Meet Contributor Rosalind Jones


Meet Contributor Rosalind Jones


As part of our contributor spotlight series, we caught up with speaker and home healthcare owner Rosalind "Roz" Jones.

Please tell us a little bit about your personal and professional journey to caregiving.

When I started caring for my grandparents it wasn’t called caregiving. We were just expected to take care of our aging family members. This was my first experience with caregiving. My next experience was with a church member who was a childless widow. Her sister was terminally ill and couldn’t assist her for a two-day hospital procedure. This is when I stepped in to take care of her. The procedure turned into an emergency surgery. My life changed from Sunday to Sunday; two days of care turned into two weeks of care. This is when I decided to go to school and get my license to be a caregiver. I thought, "How many other people in this position don’t have family to take care of them?"

What prompted you to become an entrepreneur and open up your own home healthcare agency, Jacksonville’s Best Caregivers?

I decided to open my own business after working for several home healthcare agencies. These agencies were all paying their employees minimum wage, and it upset me to know that you had all of this responsibility for a minimum wage income. I decided to open a company where I could earn more and pay my employees more.

How long have you been a professional caregiver? What does a “day in the life” look like for you?

I have been in the healthcare business for more than 20 years. Any professional caregiver will tell you this job is not by the book. Care is customized according to the patient's needs. Daily, our staff's number one priority is that clients maintain their routine and are safe.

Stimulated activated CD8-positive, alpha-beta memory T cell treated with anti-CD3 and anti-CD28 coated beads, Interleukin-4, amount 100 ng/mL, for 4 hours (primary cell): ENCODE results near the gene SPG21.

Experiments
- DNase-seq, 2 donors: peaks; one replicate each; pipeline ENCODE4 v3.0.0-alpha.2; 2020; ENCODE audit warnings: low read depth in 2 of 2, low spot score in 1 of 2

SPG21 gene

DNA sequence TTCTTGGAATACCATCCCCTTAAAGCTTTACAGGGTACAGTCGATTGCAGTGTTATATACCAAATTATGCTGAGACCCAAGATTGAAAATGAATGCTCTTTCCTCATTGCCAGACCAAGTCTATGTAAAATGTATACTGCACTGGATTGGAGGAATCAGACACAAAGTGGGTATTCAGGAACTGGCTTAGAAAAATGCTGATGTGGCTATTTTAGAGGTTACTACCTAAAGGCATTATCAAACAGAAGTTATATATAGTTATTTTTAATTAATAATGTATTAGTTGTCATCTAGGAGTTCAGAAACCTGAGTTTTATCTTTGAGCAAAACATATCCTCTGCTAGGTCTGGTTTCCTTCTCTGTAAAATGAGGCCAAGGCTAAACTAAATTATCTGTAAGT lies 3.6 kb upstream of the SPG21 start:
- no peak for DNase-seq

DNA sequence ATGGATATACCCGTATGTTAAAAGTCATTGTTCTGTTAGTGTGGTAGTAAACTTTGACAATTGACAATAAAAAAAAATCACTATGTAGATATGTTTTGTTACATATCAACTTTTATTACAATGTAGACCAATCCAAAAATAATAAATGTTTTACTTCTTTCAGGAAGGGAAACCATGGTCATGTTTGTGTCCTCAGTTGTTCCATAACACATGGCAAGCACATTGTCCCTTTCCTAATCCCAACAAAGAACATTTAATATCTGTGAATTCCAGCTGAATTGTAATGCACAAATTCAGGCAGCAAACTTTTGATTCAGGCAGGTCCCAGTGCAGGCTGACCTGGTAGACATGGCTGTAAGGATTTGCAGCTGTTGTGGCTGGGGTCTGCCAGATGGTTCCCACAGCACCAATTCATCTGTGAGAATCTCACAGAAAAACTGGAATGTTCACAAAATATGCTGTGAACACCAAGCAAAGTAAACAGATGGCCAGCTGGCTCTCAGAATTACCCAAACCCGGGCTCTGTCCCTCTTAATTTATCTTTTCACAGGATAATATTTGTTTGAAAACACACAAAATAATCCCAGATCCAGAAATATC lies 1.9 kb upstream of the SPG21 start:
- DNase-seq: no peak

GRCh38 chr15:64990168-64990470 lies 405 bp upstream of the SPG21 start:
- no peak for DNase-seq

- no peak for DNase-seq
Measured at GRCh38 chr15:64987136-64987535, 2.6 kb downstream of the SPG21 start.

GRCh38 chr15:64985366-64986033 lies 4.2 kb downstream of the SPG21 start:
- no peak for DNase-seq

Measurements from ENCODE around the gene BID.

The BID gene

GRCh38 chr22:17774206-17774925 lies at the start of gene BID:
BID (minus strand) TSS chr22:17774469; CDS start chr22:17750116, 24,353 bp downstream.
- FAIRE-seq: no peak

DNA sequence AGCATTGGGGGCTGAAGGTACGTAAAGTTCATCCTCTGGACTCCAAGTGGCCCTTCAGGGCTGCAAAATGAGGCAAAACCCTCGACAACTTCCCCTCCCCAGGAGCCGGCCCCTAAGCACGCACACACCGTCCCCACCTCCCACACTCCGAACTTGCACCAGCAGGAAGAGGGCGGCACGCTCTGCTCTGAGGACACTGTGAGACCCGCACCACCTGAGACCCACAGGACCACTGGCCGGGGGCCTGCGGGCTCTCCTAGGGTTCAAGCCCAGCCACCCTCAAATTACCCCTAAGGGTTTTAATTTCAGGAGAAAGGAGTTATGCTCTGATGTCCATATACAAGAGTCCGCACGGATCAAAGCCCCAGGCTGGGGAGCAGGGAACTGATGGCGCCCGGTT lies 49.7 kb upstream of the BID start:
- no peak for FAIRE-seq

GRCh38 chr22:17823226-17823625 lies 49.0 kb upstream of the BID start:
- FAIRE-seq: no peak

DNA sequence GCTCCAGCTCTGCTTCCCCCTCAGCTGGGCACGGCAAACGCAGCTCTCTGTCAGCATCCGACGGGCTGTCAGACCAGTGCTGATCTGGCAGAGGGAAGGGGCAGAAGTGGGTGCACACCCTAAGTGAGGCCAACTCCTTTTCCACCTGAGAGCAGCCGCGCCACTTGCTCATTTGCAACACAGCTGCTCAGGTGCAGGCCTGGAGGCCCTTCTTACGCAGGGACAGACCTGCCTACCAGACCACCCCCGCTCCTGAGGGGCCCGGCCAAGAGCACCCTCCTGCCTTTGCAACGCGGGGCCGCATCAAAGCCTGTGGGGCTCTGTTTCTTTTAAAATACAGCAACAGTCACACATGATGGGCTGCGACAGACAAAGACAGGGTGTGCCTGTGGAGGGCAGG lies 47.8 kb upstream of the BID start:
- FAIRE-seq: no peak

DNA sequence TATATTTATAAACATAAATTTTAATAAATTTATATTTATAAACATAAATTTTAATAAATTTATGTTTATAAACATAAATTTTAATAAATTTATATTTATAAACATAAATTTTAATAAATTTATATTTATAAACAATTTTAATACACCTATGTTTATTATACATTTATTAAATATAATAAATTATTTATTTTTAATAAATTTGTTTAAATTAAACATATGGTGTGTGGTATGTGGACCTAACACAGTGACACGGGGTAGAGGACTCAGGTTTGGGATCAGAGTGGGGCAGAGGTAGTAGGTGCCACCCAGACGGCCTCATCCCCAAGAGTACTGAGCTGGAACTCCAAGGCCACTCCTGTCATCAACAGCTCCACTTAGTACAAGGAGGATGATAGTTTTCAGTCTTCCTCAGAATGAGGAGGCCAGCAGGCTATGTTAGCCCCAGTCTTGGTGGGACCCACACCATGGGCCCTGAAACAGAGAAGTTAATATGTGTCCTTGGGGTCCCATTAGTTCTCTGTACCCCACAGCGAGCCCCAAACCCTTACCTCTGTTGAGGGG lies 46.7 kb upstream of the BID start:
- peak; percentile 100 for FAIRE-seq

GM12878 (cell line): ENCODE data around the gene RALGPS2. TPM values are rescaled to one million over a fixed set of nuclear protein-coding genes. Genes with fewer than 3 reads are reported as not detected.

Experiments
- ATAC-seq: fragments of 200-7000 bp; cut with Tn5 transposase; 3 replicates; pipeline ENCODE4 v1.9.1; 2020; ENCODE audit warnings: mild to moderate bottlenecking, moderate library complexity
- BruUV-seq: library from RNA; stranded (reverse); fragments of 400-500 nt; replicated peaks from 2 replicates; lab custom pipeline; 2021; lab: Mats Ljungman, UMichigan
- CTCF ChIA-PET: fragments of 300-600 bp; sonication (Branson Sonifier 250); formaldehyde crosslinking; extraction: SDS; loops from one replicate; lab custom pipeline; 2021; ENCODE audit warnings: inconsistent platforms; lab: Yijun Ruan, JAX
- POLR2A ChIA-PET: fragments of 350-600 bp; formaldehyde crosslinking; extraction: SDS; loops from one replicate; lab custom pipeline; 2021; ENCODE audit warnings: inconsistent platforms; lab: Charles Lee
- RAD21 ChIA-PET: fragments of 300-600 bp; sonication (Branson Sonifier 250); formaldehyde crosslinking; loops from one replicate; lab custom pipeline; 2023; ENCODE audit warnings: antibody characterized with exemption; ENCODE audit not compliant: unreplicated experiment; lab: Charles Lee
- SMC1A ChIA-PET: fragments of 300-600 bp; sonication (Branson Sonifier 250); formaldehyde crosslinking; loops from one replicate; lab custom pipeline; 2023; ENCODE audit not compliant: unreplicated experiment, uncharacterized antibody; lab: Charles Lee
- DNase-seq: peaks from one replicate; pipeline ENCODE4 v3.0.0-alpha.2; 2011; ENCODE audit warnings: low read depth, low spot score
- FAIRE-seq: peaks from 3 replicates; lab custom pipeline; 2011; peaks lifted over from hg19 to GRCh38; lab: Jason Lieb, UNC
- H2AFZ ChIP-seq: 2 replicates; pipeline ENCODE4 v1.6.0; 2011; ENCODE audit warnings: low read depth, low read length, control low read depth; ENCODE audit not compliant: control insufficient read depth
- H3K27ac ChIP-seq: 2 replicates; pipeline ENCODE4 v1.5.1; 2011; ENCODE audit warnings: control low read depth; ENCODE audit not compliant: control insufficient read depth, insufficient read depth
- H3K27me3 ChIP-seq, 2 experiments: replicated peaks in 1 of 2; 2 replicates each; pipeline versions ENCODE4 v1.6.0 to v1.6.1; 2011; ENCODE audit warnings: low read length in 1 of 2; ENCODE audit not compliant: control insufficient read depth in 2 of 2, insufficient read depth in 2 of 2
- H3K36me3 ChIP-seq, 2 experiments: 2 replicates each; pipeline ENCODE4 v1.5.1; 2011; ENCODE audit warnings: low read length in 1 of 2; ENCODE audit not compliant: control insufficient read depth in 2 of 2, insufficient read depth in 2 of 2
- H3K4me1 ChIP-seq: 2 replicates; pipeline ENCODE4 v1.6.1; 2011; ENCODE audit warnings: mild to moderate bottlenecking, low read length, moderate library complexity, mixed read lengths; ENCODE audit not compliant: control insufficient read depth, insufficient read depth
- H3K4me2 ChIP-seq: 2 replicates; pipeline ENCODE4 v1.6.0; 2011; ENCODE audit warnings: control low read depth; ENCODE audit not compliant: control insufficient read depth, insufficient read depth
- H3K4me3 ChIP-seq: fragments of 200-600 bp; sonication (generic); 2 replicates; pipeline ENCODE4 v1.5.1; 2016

What have your clients taught you?

They have taught me how I want to be treated when I age.

Do you think community-based care is the future of long-term care? Why or why not?

My organization offers community-based care today. There are many local non-governmental organization (NGOs) and other non profits that provide services to caregivers. Family and friends constantly ask me for local resources or grant programs that can subsidize caregiving and respite care. 

What advice do you have for families evaluating home care? What do people need to know about aging in place/at home?

Aging in place improves seniors' quality of life which, in turn, improves their physical health. It also insulates them from the bacterial and viral risks found in senior living facilities and reduces their chance of contracting a serious illness.

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